Racial Anxieties, Eugenics, and the Demographics of Life and Death in Colonial Palestine, Chapter 4 of my book manuscript on Palestinian Reproductive Death
The book project focuses on British colonialism and reproductive death in Palestine from a transnational lens, considering demographic policies, eugenics ideology and discourse, austerity policies, and health and hygiene priorities and practices. It also considers and theorizes Palestinian sensibilities and experiences with reproduction and reproductive death over a longer time period of time, including birth, stillbirth (deadbirth), spontaneous miscarriage, induced miscarriage, and birth control practices and experiences. This particular chapter, which at the writing of this abstract is very much a draft, focuses on the relationship between colonial and imperial science and the demographics of life and death in British Mandate Palestine. In their investment priorities in transportation, water, electricity, and health care, as well as decision-making in relation to land disfranchisement and devastating diseases such as typhoid and measles, the British were largely responsible for the fact that the median Arab Palestinian death rate was between two and three years old during the entire period of mandatory rule. Differences in mortality and morbidity rates between Jews and non-Jews during the mandate can be completely explained by the health care systems encouraged by mandate rule, which treated Jewish offices like "state bodies" (Borowy 2005, 429, 430). In comparison, all governing autonomy was stripped and little financial support was offered to Palestinian bodies by mandate authorities. Department of Health prose was more likely than statistical tables to express worry about the higher rates of Palestinian, and especially Muslim Palestinian, birth in comparison to Jewish birth rates in Palestine. Combined with my analysis of white colonial health campaigns in Palestine such as Baby Week, this chapter considers how British imperial (England, Scotland, Australia, New Zealand) and U.S. public health leaders deployed and managed global eugenic anxieties in work targeting Palestinian women and children. While the British colonization of Palestine has not been considered by scholars as having its own demographic agenda beyond the degree to which it did or did not facilitate Zionist settler colonialism, colonial officials and professionals and their bosses and supporters in London were very much concerned with Palestinian birthrates and death and understood them through their global white racialist priorities.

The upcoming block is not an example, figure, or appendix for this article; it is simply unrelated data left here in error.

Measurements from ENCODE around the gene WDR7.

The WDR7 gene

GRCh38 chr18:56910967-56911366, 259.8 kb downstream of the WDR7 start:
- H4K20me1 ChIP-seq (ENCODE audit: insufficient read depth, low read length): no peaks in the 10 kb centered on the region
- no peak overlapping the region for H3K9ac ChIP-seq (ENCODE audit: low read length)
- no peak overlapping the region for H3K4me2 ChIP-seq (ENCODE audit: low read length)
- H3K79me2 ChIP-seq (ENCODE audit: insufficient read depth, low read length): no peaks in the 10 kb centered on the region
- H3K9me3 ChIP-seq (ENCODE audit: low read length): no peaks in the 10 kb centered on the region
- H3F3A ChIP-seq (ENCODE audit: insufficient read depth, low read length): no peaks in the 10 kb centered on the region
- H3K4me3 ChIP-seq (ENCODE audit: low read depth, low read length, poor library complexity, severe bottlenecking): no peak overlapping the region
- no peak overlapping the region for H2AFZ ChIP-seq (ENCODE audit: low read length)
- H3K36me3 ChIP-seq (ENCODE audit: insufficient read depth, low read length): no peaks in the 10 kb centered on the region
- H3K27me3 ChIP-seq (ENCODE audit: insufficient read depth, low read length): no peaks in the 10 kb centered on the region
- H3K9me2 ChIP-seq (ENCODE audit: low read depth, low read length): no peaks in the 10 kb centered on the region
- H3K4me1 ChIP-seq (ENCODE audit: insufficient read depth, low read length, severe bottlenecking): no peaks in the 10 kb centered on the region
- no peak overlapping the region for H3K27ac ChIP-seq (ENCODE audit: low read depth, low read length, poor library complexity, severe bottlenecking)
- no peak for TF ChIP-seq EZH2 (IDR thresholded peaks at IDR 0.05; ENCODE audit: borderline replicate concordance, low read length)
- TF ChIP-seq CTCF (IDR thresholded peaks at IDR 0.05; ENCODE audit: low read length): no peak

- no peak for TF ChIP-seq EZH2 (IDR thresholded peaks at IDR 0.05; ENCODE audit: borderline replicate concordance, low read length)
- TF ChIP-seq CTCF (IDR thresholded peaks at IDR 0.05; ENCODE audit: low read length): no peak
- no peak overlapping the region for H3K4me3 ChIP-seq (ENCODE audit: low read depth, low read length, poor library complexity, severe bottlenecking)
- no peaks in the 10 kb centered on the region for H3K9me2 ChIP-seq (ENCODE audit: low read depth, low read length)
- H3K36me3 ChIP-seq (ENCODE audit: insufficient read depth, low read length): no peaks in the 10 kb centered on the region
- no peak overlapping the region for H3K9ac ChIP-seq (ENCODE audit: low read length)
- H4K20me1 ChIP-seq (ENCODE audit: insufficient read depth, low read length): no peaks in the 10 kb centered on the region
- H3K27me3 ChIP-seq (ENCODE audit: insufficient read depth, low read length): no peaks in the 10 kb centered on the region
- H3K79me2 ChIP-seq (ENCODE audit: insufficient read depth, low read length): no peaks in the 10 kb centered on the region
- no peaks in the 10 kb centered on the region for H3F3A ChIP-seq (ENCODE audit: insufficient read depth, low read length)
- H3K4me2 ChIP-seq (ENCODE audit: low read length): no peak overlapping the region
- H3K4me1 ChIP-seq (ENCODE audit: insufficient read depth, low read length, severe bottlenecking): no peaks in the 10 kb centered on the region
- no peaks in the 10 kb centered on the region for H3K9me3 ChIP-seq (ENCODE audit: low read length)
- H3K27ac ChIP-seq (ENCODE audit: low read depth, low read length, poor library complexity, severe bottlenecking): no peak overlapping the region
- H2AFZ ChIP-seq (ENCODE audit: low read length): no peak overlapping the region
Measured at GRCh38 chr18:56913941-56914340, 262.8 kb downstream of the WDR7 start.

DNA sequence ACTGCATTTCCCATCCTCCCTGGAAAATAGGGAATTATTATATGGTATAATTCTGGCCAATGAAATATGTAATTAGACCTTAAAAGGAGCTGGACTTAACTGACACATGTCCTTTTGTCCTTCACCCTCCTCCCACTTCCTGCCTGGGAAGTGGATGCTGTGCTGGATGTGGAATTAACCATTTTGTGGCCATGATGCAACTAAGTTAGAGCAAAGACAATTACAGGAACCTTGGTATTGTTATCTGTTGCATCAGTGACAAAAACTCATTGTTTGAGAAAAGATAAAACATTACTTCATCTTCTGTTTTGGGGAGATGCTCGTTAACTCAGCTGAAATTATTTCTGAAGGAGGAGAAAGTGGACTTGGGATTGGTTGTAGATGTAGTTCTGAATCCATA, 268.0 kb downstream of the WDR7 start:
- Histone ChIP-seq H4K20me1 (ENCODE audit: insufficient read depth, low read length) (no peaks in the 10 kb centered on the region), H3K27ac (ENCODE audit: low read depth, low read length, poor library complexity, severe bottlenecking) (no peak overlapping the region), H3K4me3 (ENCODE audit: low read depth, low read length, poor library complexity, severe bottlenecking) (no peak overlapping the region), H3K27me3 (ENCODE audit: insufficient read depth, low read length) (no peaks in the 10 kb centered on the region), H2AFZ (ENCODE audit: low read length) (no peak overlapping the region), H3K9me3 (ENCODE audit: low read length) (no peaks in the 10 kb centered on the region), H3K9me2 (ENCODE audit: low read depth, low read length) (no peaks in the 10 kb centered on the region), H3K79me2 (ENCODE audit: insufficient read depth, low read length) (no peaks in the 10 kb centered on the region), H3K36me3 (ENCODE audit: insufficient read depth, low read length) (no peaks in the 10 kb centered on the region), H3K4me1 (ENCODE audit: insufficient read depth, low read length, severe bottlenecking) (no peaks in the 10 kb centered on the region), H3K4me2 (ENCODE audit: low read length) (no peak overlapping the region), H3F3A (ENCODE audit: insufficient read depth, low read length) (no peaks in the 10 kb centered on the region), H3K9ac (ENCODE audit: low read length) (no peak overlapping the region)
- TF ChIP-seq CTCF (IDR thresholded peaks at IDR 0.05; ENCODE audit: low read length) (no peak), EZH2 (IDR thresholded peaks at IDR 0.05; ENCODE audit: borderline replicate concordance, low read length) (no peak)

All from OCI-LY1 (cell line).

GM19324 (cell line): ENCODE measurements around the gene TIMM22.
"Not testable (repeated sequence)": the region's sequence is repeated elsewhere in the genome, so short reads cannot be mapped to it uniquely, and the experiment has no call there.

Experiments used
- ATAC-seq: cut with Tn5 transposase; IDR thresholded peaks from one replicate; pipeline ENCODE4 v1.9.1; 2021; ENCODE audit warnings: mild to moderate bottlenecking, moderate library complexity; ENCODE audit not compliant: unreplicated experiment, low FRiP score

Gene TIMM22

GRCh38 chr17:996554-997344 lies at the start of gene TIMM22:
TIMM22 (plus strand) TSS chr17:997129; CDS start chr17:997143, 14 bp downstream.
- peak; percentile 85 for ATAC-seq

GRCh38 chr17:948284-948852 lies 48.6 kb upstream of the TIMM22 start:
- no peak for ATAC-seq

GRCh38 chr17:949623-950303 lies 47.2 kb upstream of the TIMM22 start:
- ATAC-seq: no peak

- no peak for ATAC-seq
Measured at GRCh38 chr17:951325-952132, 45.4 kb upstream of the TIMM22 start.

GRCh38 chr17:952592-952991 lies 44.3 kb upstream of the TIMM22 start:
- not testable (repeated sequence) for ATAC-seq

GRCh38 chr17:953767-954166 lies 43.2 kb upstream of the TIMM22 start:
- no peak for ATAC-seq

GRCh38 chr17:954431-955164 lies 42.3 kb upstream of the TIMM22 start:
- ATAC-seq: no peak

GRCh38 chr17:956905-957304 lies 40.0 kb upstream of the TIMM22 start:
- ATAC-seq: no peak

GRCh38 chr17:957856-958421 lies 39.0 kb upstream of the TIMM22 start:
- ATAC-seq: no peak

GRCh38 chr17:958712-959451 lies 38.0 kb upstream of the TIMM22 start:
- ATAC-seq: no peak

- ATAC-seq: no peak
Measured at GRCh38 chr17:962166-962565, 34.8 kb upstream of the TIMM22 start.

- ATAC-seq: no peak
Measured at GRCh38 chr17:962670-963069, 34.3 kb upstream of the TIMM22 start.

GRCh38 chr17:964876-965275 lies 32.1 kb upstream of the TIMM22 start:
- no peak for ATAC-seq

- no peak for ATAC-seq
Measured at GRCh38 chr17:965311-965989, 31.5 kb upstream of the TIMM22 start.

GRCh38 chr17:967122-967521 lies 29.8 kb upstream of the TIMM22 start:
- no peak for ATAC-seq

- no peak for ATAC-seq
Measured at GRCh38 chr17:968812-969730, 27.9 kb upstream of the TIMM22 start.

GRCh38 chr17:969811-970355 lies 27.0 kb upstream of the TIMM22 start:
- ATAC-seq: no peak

Frances S. Hasso is associate professor in Gender, Sexuality and Feminist Studies at Duke University with secondary appointments in the Department of Sociology and the Department of History. She was an Editor of the Journal of Middle East Women’s Studies (jmews.org) (2015-2018). Her scholarship includes the books: (with Zakia Salime) Freedom without Permission: Bodies and Space in the Arab Revolutions (Duke UP, 2016); Consuming Desires: Family Crisis and the State in the Middle East (Stanford UP, 2011); and Resistance, Repression and Gender Politics in Occupied Palestine and Jordan (Syracuse UP, 2005). Recent journal articles include: “Masculine Love and Sensuous Reason: The Affective and Spatial Politics of Egyptian Ultras Football Fans,” in Gender, Place & Culture: A Journal of Feminist Geography; “Civil and the Limits of Politics in Revolutionary Egypt,” in Comparative Studies of South Asia, Africa and the Middle East; and “Bargaining with the Devil: States and Intimate Life,” in Journal of Middle East Women’s Studies. She was a 2018 CAORC Senior Fellow and a 2018-2019 National Humanities Center Fellow for work on her current book project, titled “Palestinian Reproductive Death.”
Keywords: Demographics of life and death, reproductive death, British colonialism, mortality and morbidity, eugenics ideology and discourse, austerity policies, health and hygiene priorities and practices